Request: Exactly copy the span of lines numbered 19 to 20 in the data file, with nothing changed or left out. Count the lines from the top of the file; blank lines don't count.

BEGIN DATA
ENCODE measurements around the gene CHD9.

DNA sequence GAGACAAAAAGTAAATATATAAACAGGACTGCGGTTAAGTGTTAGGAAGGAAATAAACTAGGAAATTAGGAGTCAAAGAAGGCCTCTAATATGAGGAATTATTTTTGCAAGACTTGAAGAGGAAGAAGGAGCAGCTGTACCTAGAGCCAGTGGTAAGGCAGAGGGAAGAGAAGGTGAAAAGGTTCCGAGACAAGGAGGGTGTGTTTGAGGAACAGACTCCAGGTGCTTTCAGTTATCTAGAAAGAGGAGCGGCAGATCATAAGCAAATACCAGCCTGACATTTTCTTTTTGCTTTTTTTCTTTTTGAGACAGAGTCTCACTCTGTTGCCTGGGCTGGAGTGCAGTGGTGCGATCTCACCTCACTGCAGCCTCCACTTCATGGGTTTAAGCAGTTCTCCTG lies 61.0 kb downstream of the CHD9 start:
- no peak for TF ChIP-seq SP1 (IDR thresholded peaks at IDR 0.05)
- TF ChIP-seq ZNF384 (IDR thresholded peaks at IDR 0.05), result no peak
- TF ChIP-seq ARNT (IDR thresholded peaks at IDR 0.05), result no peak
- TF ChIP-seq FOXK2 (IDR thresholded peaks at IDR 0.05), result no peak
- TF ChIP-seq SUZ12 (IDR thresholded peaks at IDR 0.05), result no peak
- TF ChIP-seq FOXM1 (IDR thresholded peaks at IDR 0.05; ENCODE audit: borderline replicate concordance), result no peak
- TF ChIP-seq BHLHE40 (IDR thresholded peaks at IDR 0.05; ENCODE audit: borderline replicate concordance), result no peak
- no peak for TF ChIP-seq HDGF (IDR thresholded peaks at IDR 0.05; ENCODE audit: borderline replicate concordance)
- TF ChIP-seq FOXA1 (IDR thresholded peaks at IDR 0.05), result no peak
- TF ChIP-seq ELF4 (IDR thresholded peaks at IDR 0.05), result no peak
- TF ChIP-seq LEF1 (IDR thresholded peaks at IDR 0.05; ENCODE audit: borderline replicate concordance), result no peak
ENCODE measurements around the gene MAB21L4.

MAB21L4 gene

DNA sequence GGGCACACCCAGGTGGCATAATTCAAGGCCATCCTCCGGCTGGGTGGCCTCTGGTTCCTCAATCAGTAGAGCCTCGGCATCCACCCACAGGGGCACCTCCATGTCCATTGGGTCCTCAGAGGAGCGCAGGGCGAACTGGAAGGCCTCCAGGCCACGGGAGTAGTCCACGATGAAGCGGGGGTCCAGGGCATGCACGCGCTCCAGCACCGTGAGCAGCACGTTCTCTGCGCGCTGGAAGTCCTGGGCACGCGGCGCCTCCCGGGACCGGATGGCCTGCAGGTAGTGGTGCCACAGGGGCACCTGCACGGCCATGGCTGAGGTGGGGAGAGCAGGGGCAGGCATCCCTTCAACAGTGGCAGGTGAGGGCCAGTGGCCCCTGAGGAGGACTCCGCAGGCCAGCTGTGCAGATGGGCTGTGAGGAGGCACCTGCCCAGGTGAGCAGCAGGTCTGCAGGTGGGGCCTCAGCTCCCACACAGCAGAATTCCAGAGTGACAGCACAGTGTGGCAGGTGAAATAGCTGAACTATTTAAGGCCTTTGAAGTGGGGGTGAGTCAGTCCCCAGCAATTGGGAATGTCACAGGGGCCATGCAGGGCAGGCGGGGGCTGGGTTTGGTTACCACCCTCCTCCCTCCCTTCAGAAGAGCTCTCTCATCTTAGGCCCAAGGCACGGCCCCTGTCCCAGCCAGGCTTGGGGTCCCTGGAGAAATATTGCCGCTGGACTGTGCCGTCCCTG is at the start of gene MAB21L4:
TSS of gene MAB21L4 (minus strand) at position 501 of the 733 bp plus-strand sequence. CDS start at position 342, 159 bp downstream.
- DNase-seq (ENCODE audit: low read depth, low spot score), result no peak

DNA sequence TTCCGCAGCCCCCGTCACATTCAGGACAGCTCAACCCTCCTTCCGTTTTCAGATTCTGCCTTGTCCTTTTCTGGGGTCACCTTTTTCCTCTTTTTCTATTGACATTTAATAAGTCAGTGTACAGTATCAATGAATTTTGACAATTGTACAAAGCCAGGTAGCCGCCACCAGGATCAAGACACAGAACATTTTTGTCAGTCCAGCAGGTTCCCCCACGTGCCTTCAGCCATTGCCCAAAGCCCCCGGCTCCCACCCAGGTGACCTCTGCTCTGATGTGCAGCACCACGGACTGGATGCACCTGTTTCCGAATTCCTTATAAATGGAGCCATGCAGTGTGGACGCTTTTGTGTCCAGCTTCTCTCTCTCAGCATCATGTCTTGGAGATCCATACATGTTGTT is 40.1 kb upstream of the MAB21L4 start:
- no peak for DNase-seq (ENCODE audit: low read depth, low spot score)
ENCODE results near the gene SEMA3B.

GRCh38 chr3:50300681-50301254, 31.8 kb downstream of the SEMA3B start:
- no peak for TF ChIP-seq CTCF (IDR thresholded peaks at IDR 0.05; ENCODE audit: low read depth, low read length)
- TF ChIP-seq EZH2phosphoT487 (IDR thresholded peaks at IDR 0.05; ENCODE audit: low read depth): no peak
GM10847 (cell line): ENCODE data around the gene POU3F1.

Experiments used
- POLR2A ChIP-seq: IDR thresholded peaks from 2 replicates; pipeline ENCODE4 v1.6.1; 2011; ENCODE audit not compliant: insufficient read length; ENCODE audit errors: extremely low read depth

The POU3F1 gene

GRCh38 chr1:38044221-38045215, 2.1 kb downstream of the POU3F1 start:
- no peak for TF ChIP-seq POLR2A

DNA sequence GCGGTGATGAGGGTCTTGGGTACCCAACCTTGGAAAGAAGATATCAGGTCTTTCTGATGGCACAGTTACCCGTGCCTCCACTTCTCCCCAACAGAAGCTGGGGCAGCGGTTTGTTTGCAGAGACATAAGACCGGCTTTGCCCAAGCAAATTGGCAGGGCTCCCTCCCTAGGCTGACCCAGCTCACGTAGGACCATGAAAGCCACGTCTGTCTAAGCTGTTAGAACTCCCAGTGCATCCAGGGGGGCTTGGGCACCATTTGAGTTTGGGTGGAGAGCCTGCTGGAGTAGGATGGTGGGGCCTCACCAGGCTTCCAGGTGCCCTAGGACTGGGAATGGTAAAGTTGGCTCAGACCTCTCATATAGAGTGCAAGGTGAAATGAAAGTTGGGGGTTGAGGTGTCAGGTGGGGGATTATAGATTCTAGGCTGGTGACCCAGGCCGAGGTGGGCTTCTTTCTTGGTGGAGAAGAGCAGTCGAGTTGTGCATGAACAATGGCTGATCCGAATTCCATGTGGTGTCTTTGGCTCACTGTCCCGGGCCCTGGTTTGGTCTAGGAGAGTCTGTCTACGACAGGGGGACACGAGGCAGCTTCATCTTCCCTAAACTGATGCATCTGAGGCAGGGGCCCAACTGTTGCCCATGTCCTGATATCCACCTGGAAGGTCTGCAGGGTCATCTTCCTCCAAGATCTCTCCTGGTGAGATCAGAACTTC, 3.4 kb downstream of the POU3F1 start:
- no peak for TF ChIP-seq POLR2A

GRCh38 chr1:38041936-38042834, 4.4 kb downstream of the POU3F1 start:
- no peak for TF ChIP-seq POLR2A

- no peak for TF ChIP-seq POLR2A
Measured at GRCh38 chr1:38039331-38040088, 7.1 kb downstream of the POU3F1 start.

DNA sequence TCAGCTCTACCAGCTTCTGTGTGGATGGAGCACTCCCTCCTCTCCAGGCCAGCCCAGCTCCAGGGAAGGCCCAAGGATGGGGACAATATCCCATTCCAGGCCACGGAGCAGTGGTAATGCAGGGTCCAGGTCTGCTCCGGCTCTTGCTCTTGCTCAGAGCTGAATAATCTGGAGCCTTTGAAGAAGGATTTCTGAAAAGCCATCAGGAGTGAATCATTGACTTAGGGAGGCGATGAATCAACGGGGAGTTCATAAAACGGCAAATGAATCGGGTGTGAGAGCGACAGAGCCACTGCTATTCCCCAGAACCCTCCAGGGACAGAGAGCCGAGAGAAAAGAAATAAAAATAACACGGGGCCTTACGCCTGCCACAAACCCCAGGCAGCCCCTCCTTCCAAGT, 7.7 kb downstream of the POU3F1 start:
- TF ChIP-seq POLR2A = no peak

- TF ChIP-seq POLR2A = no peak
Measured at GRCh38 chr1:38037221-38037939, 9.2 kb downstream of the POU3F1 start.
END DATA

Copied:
DNA sequence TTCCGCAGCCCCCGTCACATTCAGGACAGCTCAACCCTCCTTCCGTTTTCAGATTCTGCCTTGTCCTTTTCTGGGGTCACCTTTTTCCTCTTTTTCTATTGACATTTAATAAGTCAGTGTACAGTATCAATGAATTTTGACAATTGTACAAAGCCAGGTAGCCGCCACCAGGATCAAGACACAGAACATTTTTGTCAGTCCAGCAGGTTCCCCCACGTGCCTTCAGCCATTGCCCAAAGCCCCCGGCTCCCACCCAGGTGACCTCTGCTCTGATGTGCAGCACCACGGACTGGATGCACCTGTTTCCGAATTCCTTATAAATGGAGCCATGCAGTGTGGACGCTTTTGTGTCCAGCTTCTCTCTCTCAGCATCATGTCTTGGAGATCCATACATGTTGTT is 40.1 kb upstream of the MAB21L4 start:
- no peak for DNase-seq (ENCODE audit: low read depth, low spot score)